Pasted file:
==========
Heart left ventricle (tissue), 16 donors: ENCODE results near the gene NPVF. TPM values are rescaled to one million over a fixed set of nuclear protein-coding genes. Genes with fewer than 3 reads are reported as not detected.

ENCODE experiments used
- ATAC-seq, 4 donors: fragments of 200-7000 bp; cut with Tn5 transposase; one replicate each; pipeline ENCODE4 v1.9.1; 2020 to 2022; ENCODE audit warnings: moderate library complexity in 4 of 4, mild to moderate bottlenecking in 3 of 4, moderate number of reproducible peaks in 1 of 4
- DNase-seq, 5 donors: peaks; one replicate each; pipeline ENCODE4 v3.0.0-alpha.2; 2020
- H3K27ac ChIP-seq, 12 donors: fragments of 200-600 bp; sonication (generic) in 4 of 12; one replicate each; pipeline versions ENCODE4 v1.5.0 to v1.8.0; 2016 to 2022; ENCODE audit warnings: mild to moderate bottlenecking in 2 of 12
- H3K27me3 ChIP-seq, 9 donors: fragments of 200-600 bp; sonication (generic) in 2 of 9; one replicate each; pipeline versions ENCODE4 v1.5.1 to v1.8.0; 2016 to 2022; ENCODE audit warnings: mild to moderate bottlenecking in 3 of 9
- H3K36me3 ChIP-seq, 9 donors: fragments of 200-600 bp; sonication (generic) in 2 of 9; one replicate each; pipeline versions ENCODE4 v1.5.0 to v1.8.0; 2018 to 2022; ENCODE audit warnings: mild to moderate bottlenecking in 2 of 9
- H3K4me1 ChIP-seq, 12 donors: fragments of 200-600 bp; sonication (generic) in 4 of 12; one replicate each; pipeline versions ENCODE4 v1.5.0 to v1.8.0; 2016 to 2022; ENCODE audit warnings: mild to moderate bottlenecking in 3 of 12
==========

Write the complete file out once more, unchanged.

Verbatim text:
Heart left ventricle (tissue), 16 donors: ENCODE results near the gene NPVF. TPM values are rescaled to one million over a fixed set of nuclear protein-coding genes. Genes with fewer than 3 reads are reported as not detected.

ENCODE experiments used
- ATAC-seq, 4 donors: fragments of 200-7000 bp; cut with Tn5 transposase; one replicate each; pipeline ENCODE4 v1.9.1; 2020 to 2022; ENCODE audit warnings: moderate library complexity in 4 of 4, mild to moderate bottlenecking in 3 of 4, moderate number of reproducible peaks in 1 of 4
- DNase-seq, 5 donors: peaks; one replicate each; pipeline ENCODE4 v3.0.0-alpha.2; 2020
- H3K27ac ChIP-seq, 12 donors: fragments of 200-600 bp; sonication (generic) in 4 of 12; one replicate each; pipeline versions ENCODE4 v1.5.0 to v1.8.0; 2016 to 2022; ENCODE audit warnings: mild to moderate bottlenecking in 2 of 12
- H3K27me3 ChIP-seq, 9 donors: fragments of 200-600 bp; sonication (generic) in 2 of 9; one replicate each; pipeline versions ENCODE4 v1.5.1 to v1.8.0; 2016 to 2022; ENCODE audit warnings: mild to moderate bottlenecking in 3 of 9
- H3K36me3 ChIP-seq, 9 donors: fragments of 200-600 bp; sonication (generic) in 2 of 9; one replicate each; pipeline versions ENCODE4 v1.5.0 to v1.8.0; 2018 to 2022; ENCODE audit warnings: mild to moderate bottlenecking in 2 of 9
- H3K4me1 ChIP-seq, 12 donors: fragments of 200-600 bp; sonication (generic) in 4 of 12; one replicate each; pipeline versions ENCODE4 v1.5.0 to v1.8.0; 2016 to 2022; ENCODE audit warnings: mild to moderate bottlenecking in 3 of 12